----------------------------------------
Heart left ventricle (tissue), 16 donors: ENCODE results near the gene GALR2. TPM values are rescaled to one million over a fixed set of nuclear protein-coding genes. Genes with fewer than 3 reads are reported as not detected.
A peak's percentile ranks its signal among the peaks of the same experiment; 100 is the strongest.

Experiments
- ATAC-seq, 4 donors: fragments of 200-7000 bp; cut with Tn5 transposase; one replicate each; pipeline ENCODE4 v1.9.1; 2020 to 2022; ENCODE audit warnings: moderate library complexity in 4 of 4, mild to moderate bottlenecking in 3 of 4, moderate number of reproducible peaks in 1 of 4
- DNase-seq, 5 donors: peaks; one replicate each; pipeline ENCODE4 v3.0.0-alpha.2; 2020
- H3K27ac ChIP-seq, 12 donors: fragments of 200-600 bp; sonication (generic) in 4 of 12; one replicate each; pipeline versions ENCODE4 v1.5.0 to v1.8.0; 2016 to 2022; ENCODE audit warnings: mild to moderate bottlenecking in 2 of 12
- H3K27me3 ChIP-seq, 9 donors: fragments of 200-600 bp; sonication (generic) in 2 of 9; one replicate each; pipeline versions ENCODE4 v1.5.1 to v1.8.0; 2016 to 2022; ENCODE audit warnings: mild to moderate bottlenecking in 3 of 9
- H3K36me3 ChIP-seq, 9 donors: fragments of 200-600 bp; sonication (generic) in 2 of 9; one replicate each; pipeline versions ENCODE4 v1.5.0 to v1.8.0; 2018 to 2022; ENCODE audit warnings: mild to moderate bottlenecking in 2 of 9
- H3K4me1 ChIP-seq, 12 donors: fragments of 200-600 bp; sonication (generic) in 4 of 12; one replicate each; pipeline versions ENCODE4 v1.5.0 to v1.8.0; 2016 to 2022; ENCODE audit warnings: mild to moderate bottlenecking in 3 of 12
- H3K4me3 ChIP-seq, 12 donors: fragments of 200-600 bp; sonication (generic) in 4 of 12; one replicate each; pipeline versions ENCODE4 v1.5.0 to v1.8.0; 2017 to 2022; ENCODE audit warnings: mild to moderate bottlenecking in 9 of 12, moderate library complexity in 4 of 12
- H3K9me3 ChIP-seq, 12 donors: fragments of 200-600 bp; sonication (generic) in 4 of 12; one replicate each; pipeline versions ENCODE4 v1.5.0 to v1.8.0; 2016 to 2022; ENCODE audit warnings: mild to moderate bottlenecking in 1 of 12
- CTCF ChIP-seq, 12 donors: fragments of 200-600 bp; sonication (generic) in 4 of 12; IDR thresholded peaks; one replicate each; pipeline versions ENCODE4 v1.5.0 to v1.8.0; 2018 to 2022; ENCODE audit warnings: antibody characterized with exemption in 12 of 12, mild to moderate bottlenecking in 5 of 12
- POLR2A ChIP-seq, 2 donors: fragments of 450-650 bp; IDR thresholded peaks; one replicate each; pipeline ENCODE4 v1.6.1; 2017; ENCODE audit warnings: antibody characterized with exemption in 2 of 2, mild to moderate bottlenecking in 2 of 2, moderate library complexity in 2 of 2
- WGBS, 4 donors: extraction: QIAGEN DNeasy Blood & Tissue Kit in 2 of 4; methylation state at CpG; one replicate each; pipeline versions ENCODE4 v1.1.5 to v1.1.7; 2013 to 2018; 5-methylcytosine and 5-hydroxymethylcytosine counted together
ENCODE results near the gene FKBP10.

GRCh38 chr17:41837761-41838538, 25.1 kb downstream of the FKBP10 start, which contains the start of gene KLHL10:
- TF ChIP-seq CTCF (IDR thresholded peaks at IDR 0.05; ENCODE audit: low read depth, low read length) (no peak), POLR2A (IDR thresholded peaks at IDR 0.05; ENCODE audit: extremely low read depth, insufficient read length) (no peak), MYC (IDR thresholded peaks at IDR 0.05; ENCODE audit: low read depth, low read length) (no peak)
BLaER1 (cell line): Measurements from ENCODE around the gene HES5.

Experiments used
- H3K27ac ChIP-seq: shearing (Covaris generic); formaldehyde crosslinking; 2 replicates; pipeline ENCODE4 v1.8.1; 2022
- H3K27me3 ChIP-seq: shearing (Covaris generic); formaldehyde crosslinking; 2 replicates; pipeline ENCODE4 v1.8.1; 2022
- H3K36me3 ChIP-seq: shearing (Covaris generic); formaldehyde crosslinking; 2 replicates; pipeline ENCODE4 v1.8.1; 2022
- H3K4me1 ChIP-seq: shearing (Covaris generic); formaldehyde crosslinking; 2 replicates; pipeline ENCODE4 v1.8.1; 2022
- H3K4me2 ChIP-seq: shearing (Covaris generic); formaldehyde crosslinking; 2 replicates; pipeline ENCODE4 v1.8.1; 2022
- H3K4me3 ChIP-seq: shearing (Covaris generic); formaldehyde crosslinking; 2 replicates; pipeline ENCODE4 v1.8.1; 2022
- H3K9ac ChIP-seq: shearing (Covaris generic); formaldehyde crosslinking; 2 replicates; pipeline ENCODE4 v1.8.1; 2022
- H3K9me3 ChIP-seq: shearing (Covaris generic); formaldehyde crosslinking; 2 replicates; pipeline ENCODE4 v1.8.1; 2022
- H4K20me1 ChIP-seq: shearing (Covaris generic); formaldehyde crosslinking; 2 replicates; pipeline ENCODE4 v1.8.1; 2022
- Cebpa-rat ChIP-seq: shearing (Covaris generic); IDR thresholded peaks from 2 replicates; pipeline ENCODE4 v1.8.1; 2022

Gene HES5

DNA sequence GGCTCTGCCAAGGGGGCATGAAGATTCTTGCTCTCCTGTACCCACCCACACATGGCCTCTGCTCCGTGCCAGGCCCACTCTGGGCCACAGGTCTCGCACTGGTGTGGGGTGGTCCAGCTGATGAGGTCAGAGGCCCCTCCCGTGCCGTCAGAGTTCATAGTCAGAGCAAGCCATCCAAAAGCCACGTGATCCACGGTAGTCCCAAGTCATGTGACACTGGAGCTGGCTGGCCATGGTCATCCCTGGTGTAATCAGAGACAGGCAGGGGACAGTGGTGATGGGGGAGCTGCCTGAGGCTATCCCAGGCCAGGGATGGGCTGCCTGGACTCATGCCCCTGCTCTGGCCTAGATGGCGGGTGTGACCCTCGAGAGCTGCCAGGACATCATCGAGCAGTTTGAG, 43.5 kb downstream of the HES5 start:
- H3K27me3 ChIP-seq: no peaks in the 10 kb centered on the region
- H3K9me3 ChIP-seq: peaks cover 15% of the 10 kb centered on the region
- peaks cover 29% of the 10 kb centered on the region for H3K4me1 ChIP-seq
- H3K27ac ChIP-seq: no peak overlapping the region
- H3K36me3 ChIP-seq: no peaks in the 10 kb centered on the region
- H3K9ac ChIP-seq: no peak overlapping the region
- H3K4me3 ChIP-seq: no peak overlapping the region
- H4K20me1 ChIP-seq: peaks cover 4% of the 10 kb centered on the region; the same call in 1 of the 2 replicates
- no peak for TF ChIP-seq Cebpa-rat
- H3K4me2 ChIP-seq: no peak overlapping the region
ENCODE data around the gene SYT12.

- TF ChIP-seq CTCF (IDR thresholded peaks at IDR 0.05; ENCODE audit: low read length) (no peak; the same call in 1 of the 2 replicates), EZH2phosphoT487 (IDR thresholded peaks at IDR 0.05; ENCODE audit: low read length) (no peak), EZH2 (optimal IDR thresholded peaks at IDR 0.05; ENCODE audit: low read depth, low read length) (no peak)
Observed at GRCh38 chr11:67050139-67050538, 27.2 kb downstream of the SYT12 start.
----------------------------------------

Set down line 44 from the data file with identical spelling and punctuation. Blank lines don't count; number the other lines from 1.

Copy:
Observed at GRCh38 chr11:67050139-67050538, 27.2 kb downstream of the SYT12 start.